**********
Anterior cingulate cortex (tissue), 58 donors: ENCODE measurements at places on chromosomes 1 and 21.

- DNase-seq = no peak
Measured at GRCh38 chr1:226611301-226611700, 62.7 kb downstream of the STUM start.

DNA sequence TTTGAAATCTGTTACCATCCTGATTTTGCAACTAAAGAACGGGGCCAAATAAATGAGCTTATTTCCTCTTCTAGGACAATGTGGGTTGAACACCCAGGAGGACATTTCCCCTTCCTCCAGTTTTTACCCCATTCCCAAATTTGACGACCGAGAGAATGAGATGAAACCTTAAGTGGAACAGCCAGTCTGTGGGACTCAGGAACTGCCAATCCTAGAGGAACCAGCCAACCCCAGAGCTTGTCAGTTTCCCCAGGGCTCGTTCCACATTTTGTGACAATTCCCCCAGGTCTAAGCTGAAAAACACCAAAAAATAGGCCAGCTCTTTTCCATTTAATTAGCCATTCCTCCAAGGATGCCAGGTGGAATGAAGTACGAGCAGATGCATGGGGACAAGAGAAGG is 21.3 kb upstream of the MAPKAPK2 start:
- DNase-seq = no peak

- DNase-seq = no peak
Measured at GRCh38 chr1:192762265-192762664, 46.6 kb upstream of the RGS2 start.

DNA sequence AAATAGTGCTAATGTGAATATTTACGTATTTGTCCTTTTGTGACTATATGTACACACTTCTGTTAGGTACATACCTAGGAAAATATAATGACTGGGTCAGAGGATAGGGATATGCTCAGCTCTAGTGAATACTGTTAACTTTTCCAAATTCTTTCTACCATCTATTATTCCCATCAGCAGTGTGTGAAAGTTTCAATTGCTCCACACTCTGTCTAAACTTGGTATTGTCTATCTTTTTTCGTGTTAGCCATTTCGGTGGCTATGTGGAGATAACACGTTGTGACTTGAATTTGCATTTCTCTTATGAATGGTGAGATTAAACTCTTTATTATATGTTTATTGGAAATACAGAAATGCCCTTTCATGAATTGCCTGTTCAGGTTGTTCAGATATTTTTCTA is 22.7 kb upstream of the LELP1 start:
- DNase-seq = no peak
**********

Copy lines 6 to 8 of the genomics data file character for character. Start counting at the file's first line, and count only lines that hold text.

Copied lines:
- DNase-seq = no peak
Measured at GRCh38 chr1:192762265-192762664, 46.6 kb upstream of the RGS2 start.

DNA sequence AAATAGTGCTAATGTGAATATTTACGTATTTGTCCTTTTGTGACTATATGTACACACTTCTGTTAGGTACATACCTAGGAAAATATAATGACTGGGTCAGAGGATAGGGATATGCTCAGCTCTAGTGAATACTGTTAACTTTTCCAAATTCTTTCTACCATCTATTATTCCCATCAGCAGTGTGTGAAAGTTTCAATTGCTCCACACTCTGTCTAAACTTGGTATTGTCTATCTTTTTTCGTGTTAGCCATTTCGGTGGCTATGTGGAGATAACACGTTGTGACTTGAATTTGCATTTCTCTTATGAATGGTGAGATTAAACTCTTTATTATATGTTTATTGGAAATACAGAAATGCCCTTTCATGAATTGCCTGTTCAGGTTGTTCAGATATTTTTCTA is 22.7 kb upstream of the LELP1 start: